(This post contains affiliate links.)
Today I’m sharing my first set of free printable emergent readers!
This post contains affiliate links.
My kids were so excited yesterday because my husband installed two large corkboards to our wall — so we now have our own bulletin board. But can I tell you who was the most excited of all??
Even though we don’t homeschool past preschool, I was thankful that God blessed my efforts and my daughter learned to read before kindergarten. Unlike what some might think, she is not bored by school in the least — this early learning has only fueled her more. I am excited to do some reading with my older boys (now Three and Four) too.
To begin, we started our first lesson with This Reading Mama’s awesome Reading the Alphabet curriculum. This is a top-notch program for helping little ones understand how print works, to become aware of sounds within words, and to gain a basic knowledge of sight words. I hope you’ll head over to check it out!
Because my Three is just learning to recognize lower case letters and my Four can already do some basic sounding out, the Reading the Alphabet curriculum is kind of in between my boys. So we are going to use it as our base, tweak as needed, and add where I feel it’s useful.
The series starts with the letter “T.” This is a great starting place for my Three, who knows just a few letter sounds. Both boys loved being able to point to words on the pocket chart (gotta love those leftovers from my teaching days!). And my Three loved climbing on a chair to point out his first sight word: “a.”
Reading the Alphabet comes with a free reader for each lesson. I decided it would be both fun and useful to create a larger set of printable emergent readers. So I pulled out my Pink Pueblo clip art and created these four basic readers, all using the sight word “a.”
If you’re familiar with Fountas and Pinnell, you know that they’ve developed a very thorough system for leveling children’s books in order to help and support early readers. I won’t attempt to fit my books into their system because I don’t feel qualified to do so. Instead, I’m going to level my sets of books by number. That way you can have an entire set of Measured Mom readers and know which to start and end with. I am calling these Measured Mom Sight Word Readers, Set 1. You could call them early emergent readers.
What’s an early emergent reader? It can be the reader himself or the book that person reads.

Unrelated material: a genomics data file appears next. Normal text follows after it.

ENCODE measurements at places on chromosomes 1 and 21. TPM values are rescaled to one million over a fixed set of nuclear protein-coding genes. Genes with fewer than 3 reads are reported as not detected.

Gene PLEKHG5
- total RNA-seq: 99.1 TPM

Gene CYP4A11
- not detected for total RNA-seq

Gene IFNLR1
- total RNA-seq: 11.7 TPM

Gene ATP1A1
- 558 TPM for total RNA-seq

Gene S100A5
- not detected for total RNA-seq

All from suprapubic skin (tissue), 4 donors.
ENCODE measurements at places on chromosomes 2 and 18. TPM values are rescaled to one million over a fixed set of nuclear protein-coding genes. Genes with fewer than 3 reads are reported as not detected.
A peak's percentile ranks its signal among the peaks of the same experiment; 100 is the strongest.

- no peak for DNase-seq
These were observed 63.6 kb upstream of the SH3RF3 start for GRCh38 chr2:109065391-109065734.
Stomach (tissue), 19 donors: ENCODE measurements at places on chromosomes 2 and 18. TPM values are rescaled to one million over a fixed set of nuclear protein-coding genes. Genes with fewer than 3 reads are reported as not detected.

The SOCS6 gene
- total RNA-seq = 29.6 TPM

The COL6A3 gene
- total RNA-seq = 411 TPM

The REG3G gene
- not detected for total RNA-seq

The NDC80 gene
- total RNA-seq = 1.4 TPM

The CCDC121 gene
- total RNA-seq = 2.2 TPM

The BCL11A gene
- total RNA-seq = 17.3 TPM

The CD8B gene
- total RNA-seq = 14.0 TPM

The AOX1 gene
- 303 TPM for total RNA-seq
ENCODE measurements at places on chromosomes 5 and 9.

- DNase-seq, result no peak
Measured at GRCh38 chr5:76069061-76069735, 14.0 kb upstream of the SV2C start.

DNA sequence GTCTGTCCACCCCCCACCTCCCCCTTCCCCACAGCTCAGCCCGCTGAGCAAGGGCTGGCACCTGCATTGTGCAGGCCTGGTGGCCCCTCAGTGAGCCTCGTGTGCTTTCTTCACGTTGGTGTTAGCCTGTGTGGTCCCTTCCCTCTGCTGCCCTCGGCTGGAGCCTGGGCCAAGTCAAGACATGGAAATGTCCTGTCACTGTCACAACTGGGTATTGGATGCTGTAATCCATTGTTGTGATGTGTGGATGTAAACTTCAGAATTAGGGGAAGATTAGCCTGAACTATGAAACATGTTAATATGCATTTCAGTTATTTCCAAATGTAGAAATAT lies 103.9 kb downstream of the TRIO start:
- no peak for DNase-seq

An early emergent reader (book) has:
- strong picture support
- a minimal amount of text
- a pattern that repeats
- language that flows naturally
- large print with only a few words on a page
- concepts that are familiar to the reader
Here are sample pages from the Farm Animals book. All the other books in this set follow the same pattern.
How should you read this book with your brand new reader?
1) Depending on your child’s ability, read it to him first.
2) Help your child read it back to you, making sure he reads every word. My Three was reading the book without the word “a.” So I pointed to the words and had him repeat.
3) If your child is stuck on a page, have him look at the first letter of the picture for a clue. For example, when my Four said “crab” for lobster, I told him to look closely at the word, and then he got it right.
4) Encourage your child to point to each word as he reads. It’s so important to emphasize that each word has a name. This is called one-to-one matching with print.
5) Have your child read it again that same day and on different days. Read to Daddy. Read to Grandma. Read to a neighbor or sibling!
Does reading this kind of book mean your child will never learn to sound out?
Is he just going to be guessing his way through reading?
This kind of reading is a first step. As my children advance in their reading I’ll be sharing phonics readers which will involve a combination of sight words and words to sound out.
In the download you will receive:
- Farm Animals
- Forest Animals
- Zoo Animals
- Sea Animals
How to assemble:
(for a video tutorial, see this page)
- Cut across the horizontal center of each page.
- Insert one set of pages into the other, paying attention to the page numbers.
- Staple with a long-armed stapler.
Check out the rest of our collection!
Get all our sight word books in a single purchase!
Teach the same sight words with this simpler set.
And check out more free printables!
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